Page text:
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The Happiness Tax

by on July 05, 2016 6:00 AM

Living in Happy Valley is, by definition, a pleasant experience. Being a happy valley it would be rather untoward of Happy Valley if it were anything else.

As I rode my bike through campus this past Saturday afternoon it was a gorgeous summer day. Sunny, warm but not hot, and a nice breeze. The university was mostly vacant, and traveling through it at this time of year can give one a feeling of seclusion. And nothing says vacant quite like 500 acres of land -- which normally house and provide work and educational space for 50,000 people -- suddenly being occupied by only me and a few random souls.

Except, of course, when I pedaled past the Creamery there was the lengthy line of humanity stretching out the door and underneath the building overhang. We Happy Valley dwellers and our visitors certainly love us some ice cream. My guess is the parking lot at Meyer’s Dairy was similarly busy.

But after passing the Creamery, again, hardly a soul. I waited at the red light at Curtin Road and University Drive for what seemed minutes until a car arrived to trip the sensor in the asphalt. Pushing the walk button apparently has no effect on that signal on a summer Saturday.

Granted, as you read this campus was overtaken yesterday by 4thFest and next week will be again by the Central Pennsylvania Festival of the Arts. But this past Saturday afternoon peace and quiet reigned supreme.

The vacant space on campus and its feeling of isolation is not unique to Happy Valley. College campuses all around the country go quiet in the summer save for various athletic camps and limited summer semester students. From Bloomsburg to Athens, Eugene to New Haven, Ithaca to Austin, quads, dorms, libraries and classrooms are relatively silent.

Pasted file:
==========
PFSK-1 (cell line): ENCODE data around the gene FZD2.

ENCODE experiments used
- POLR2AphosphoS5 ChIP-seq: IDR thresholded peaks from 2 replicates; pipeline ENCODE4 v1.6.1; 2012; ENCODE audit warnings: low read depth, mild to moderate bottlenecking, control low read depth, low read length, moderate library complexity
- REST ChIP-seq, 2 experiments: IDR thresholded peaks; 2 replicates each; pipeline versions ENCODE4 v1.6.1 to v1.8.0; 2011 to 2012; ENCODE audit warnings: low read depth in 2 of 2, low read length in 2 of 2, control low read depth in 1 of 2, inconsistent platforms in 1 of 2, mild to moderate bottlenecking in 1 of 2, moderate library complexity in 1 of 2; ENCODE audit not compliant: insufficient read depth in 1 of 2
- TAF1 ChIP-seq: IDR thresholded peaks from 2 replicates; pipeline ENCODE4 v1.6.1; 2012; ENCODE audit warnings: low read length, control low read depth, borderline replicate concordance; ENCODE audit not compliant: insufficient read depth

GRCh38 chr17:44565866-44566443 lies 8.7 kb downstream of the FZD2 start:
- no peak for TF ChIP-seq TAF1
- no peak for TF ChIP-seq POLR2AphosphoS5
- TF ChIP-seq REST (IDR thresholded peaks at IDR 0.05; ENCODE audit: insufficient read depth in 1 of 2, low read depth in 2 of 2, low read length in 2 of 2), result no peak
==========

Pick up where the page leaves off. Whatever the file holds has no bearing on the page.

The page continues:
The seclusion in Happy Valley just gets magnified because the population that leaves makes up a third or more of the total population of the local area. A rough equivalent would be if the entire population of Manhattan and the Bronx vacated New York City every summer. As good an idea as that may be, and for those on Fire Island and the Hamptons who are certain that it does in fact happen, we all know it doesn’t. But that’s exactly what happens here every year.

So we get out and enjoy it while we can. This borough and surrounding townships that sprung up as a result of the egalitarian purpose of education of the masses gave  rise to limited class divisions, a homogeneous population, and regular rankings among the best and safest places to live.

As with all great places to live there is, however, a financial cost associated with this pleasantness. In Happy Valley it’s a local income tax.

In my utopian country of taxation there would be three rules: the federal government can tax it when you make it, the state can tax it when you spend it, and the locals can tax the property you own. Double-dipping would not be allowed as it would indicate incompetence in government.

When we moved back to Pennsylvania (Bucks County) in 1999 the receipt of my first paycheck reminded me of the existence of a state income tax. As unhappy as I was to be reminded of this, I was able to rationalize it knowing that Pennsylvania has not only the largest full-time state legislature in the United States but also the costliest state legislature per capita in the country. I am effectively paying my dues for my duly elected representatives. If I am voting for them it seems fair that I should be paying for them, right?